Los Angeles area
Methamphetamine was identified as 32.8 percent of all drugs identified in the first half of 2013 compared with 25.2 percent of total drug reports a year previously. This placed methamphetamine first among total drug reports. Admissions with methamphetamine as the primary drug of abuse were 18.8 percent for the first half of 2013 which was an increase from 2012 levels (16.9 percent). Methamphetamine was ranked first among illicit drugs for calls to the poison control system for Los Angeles county. Coroner toxicology cases with methamphetamine detected were projected to increase in the reporting period from 560 cases in 2012 to an estimated 687 cases in 2013.
Methamphetamine trafficking is a global phenomenon, however most of the supply is trafficked to the United States from Mexico and into California. Consequently, the criminal justice and treatment systems in California are experiencing a rise in methamphetamine-related problems. Despite interdiction and prevention efforts, California has increasingly become ground zero for the many harms related to methamphetamine.
California Attorney General, Kamala D. Harris. March 2014. California and the fight against transnational organized crime. Retrieved from:
Community Epidemiology Work Group. January 2014. Epidemiologic trends in drug abuse: Proceedings of the Community Epidemiology Work Group, Highlights and Executive Summary. National Institute of Drug Abuse. Retrieved from: http://www.drugabuse.gov/sites/default/files/cewg_jan2014_execsumm.pdf
Drug Enforcement Administration. (2014). 2014 National drug threat assessment summary. Retrieved from:
Drugs: A Continuously Updated Display of Major Drug Interdictions. Retrieved from:
United Nations Office on Drugs and Crime. (2010). World drug report 2010. Retrieved from: http://www.unodc.org/unodc/en/data-and-analysis/WDR-2010.html
United Nations Office on Drugs and Crime. (2012). World drug report 2012. Retrieved from: http://www.unodc.org/unodc/data-and-analysis/WDR-2012.html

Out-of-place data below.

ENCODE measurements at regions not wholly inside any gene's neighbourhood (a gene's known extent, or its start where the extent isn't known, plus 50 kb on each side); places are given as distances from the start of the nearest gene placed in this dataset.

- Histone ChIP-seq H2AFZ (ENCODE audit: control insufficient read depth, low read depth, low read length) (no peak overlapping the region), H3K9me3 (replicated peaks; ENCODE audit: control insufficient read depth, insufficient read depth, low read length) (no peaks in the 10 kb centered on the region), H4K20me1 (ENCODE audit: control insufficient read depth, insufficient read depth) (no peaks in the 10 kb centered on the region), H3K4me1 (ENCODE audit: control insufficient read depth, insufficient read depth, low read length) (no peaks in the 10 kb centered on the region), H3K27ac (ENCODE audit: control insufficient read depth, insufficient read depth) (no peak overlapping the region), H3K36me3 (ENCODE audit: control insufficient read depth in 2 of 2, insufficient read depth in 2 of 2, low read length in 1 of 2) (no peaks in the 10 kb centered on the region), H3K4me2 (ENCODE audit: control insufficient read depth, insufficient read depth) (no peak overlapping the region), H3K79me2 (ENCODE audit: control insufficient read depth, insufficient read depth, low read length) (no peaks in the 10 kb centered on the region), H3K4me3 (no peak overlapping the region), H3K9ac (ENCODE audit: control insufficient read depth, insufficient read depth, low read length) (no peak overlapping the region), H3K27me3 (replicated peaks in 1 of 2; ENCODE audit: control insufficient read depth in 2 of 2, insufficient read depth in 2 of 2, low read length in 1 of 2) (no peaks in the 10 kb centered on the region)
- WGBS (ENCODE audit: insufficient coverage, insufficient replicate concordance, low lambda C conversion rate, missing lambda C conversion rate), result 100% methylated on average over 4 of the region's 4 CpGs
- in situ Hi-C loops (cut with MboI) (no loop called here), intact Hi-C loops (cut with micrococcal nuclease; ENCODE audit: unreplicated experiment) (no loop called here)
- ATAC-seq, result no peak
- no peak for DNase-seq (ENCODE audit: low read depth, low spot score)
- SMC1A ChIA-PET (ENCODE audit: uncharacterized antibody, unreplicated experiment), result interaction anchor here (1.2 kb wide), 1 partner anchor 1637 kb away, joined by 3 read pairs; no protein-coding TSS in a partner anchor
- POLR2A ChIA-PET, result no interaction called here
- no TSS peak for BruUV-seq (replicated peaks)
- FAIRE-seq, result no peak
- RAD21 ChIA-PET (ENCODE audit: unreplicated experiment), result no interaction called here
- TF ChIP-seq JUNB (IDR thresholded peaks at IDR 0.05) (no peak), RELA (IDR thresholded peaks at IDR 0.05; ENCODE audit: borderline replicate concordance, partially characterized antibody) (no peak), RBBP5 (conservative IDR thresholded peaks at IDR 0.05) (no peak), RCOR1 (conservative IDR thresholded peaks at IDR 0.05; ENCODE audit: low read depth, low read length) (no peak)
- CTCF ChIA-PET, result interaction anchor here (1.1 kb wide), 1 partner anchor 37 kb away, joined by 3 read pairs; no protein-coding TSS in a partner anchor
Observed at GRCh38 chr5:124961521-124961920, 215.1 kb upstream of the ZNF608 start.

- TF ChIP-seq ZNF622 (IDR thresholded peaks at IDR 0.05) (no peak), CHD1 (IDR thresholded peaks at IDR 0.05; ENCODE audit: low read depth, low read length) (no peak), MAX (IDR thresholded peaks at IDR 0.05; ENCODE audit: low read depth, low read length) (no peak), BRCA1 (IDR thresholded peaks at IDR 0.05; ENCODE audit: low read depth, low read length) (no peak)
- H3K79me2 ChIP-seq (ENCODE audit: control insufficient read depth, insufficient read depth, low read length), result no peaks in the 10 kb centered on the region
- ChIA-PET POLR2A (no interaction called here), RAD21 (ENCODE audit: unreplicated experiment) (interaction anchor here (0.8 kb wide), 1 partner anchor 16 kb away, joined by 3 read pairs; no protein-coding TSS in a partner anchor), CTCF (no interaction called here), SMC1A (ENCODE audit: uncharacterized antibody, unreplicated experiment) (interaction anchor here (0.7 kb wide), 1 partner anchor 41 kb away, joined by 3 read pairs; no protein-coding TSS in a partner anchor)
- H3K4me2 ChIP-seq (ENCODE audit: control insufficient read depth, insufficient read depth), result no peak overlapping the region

United Nations Office on Drugs and Crime. (2014). World drug report 2014. Retrieved from: http://www.unodc.org/wdr2014/en/opiates.html
United States Department of Justice National Drug Intelligence Center. (2011). National drug threat assessment, 2011. Retrieved from:
*The CEWG is a network of researchers from sentinel sites throughout the United States. It meets semi annually to provide ongoing community-level public health surveillance of drug abuse through presentation and discussion of quantitative and qualitative data. CEWG representatives access multiple sources of existing data from their local areas to report on drug abuse patterns and consequences in their areas and to provide an alert to potentially emerging new issues. Local area data are supplemented, as possible, with data available from federally supported projects, such as the Substance Abuse and Mental Health Services Administration (SAMHSA), Drug Abuse Warning Network(DAWN); Drug Enforcement Administration (DEA), National Forensic Laboratory Information System (NFLIS); the Arrestee Drug Abuse Monitoring (ADAM) II program; and the DEA, Heroin Domestic Monitor Program (HDMP). This descriptive and analytic information is used to inform the health and scientific communities and the general public about the current nature and patterns of drug abuse, emerging trends, and consequences of drug abuse.